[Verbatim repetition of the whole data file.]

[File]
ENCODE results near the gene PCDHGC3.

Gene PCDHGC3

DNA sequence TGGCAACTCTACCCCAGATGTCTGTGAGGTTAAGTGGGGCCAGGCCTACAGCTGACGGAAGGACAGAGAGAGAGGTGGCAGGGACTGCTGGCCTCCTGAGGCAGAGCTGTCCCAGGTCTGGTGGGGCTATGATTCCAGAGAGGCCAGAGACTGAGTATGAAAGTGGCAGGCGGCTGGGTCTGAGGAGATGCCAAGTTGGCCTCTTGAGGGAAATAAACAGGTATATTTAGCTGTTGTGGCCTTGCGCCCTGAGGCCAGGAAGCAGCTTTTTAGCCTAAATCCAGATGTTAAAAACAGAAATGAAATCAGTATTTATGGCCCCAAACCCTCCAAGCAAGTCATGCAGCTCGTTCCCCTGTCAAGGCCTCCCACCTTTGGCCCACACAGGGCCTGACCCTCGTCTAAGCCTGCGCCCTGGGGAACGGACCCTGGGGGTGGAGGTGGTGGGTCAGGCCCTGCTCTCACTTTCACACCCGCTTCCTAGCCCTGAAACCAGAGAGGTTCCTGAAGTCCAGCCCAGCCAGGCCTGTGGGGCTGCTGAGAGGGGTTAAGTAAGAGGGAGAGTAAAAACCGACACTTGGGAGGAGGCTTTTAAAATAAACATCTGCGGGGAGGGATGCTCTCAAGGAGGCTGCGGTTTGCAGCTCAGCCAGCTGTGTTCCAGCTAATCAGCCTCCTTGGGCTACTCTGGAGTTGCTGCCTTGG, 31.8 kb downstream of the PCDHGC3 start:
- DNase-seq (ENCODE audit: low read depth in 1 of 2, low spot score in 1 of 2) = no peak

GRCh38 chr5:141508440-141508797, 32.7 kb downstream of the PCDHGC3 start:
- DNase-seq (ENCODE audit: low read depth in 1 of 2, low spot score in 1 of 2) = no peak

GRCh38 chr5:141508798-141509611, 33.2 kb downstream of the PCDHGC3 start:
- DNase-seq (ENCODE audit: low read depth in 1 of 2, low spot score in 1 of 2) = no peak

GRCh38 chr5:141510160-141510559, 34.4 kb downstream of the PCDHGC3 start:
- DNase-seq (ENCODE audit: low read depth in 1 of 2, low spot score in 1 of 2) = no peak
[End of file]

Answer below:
ENCODE results near the gene PCDHGC3.

Gene PCDHGC3

DNA sequence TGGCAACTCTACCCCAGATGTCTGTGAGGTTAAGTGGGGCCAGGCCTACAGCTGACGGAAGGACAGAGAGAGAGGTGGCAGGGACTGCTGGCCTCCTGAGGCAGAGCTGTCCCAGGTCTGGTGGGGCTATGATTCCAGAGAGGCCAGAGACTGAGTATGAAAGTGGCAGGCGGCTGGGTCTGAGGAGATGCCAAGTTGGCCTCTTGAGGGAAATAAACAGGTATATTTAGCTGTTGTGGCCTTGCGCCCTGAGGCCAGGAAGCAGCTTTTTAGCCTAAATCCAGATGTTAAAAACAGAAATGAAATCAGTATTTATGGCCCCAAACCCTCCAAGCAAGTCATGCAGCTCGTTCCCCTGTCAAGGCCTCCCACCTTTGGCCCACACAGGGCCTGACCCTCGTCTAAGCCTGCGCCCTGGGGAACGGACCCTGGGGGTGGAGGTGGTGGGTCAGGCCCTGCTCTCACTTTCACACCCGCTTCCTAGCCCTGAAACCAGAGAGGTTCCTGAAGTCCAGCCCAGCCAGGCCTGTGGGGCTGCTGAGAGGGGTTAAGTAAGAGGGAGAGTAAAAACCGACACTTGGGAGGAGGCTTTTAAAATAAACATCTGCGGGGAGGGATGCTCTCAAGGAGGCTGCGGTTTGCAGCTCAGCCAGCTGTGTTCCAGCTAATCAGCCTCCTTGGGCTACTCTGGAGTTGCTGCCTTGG, 31.8 kb downstream of the PCDHGC3 start:
- DNase-seq (ENCODE audit: low read depth in 1 of 2, low spot score in 1 of 2) = no peak

GRCh38 chr5:141508440-141508797, 32.7 kb downstream of the PCDHGC3 start:
- DNase-seq (ENCODE audit: low read depth in 1 of 2, low spot score in 1 of 2) = no peak

GRCh38 chr5:141508798-141509611, 33.2 kb downstream of the PCDHGC3 start:
- DNase-seq (ENCODE audit: low read depth in 1 of 2, low spot score in 1 of 2) = no peak

GRCh38 chr5:141510160-141510559, 34.4 kb downstream of the PCDHGC3 start:
- DNase-seq (ENCODE audit: low read depth in 1 of 2, low spot score in 1 of 2) = no peak